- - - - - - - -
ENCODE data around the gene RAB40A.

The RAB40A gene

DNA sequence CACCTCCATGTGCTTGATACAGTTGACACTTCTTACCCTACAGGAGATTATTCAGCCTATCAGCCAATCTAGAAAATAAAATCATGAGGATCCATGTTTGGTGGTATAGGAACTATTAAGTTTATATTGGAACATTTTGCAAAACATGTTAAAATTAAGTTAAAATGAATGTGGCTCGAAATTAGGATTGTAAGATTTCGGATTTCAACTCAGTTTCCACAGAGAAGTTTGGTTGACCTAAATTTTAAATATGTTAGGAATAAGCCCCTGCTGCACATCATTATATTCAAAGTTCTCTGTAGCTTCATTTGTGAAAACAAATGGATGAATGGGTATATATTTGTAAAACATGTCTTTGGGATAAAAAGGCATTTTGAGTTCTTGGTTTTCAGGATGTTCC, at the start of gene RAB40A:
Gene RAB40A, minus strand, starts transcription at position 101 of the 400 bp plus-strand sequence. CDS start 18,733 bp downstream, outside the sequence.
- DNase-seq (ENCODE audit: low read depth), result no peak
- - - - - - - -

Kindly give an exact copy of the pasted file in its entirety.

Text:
ENCODE data around the gene RAB40A.

The RAB40A gene

DNA sequence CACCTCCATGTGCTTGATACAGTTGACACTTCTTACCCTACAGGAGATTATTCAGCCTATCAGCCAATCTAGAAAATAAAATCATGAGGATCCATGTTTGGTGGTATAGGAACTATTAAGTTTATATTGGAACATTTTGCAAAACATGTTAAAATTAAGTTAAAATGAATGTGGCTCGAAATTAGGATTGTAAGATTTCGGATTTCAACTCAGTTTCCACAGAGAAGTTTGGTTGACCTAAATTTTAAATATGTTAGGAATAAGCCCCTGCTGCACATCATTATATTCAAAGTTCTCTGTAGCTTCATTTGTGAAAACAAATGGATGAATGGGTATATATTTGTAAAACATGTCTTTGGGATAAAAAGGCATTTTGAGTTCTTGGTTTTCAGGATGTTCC, at the start of gene RAB40A:
Gene RAB40A, minus strand, starts transcription at position 101 of the 400 bp plus-strand sequence. CDS start 18,733 bp downstream, outside the sequence.
- DNase-seq (ENCODE audit: low read depth), result no peak